CSS and documentation

Hi, ALL,

In this page it is said that this property is deprecated and the CSS should be used.

However it is not explained what is the CSS property name.

Is It “ShadowType”, “shadowtype”, “shadow-type” or something else?
Or maybe it is a “bevel-type” or something?

And finally - I’m curious on how to set it up from the code inside the C source. Is there a function that will apply the CSS string to the appropriate widget? And is there a function to get the CSS from the widget and then parse it?

Thank you.

You can use various CSS properties that affect the border of a widget. CSS properties are much more powerful than the existing shadow type enumeration.

From within your code you will typically assign a style class to the widget’s GtkStyleContext:

GtkStyleContext *context = gtk_widget_get_style_context (widget);
gtk_style_context_add_class (context, "your-widget-class");

You should define your CSS style classes in an ancillary CSS file, string, or resource, and then use GtkCSSProvider to load the CSS style classes.

You can read more about how to define CSS that GTK can parse in the API reference.

Hi, Emmanuelle,
The CSS properties might be much more powerful. But I’d like to set this from the code itself and not use the CSS.
Something that can be done from the C/C++ code.

Any suggestions?

Also, I’m curious - why GNOME3 and GNOME2 have different styles for the status bar.
According to the screenshot in the docs GTK2 has a line that distinguishing the status bar from the window, while GTK3 does not. Also, GTK2 has a resize grip property while GTK3 does not.

Is there a reason for such significant changes in the UI design? And please understand - I’m not questioning it, just want to know why? Because visually status bar cannot be distinguished from the frame/window in GTK3 application.

Thank you.

Also, a little OT - how do I reply with quoting your message? Do I have to have some kind of reputation on this forum?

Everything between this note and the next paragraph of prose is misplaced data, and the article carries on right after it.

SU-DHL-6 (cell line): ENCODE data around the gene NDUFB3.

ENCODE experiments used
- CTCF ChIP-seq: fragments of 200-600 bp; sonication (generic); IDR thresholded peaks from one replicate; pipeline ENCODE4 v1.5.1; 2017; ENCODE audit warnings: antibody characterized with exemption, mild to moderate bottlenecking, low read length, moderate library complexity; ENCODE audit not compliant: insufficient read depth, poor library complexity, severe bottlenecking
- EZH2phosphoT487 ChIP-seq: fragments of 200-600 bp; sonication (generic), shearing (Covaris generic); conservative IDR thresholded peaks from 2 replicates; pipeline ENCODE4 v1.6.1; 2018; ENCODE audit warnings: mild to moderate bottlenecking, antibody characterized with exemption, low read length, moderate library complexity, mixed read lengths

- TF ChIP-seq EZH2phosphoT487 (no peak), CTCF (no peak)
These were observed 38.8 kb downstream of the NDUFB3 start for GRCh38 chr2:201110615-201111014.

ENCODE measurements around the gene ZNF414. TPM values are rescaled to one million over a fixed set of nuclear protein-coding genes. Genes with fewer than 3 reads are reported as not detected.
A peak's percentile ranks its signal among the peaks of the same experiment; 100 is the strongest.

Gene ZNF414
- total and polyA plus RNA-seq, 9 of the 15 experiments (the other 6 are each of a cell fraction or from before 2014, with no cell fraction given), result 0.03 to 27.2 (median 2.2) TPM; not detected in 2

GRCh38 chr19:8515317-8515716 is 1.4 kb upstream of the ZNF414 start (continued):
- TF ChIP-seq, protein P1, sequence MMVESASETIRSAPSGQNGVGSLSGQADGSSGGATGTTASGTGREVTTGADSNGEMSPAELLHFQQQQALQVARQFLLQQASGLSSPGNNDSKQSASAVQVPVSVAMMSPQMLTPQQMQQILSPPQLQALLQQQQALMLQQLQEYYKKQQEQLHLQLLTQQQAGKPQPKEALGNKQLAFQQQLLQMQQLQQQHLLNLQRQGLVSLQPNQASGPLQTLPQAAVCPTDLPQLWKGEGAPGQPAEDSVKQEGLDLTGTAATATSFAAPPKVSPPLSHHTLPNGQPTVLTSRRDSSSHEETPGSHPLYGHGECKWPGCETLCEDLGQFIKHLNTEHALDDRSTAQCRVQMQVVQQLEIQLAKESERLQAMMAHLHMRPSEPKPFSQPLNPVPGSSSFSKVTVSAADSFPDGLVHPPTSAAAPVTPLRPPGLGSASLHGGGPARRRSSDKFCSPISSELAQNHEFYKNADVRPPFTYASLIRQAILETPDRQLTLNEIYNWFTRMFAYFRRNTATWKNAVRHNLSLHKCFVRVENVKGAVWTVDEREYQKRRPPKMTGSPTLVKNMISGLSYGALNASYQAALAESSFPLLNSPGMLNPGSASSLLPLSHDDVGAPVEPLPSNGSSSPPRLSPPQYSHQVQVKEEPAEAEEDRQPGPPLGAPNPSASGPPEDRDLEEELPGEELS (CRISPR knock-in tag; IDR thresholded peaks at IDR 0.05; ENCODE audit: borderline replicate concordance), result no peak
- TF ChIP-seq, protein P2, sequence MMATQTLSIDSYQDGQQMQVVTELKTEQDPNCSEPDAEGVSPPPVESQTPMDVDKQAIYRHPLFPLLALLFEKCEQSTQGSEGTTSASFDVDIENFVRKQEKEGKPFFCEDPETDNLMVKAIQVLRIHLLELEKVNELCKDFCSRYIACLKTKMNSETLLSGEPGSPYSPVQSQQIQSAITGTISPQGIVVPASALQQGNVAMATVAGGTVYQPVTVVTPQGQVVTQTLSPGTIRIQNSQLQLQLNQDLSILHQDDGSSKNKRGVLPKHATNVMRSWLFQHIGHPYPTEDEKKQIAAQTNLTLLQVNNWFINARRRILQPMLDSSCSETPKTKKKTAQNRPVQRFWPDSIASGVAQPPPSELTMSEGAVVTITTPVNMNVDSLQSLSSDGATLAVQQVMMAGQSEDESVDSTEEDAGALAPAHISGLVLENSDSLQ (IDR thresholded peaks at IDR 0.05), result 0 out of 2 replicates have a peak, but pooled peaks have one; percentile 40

I don’t understand what you’re trying to achieve. CSS properties control how GTK widgets draw themselves, and you can set the style properties by loading CSS fragments from within your application code. That’s how GTK works—and has worked for a long time, even before we used CSS and used resource files instead.

We decided a long time ago to stop using API to control the appearances of widgets that wish to be themed, and instead we use style classes that can be set from ancillary files and themes.

For most part, it depends on the theme in use. The resize grip was a stop-gap solution before we had the ability to set a resize region around the window’s border, so it was removed in GTK3.

To be fair, status bars are generally disappearing from the common GTK applications; they consume space and more often than not are completely empty. Showing a line of text there is not really a good use of space—either the text is important, in which case it should be more visible (for instance using an InfoBar); or it’s not important at all, in which case it should not be visible. Concepts like progressive disclosure, in-app notifications, and overlays are much more useful to communicate state to the user.

Because appearances change over the years. GTK2 was released in 2001; GTK3 was released in 2011. We don’t use the same style forever; we do style refreshes over the same major version, even, because we’re not a dead project. New concepts are ported over from other platforms, or designed ex novo and tested. We’re not developing a project for how people used computers in 2001.

I usually select something from the post I’m replying to, and a “Quote” button appears that will automatically add a quoted section.

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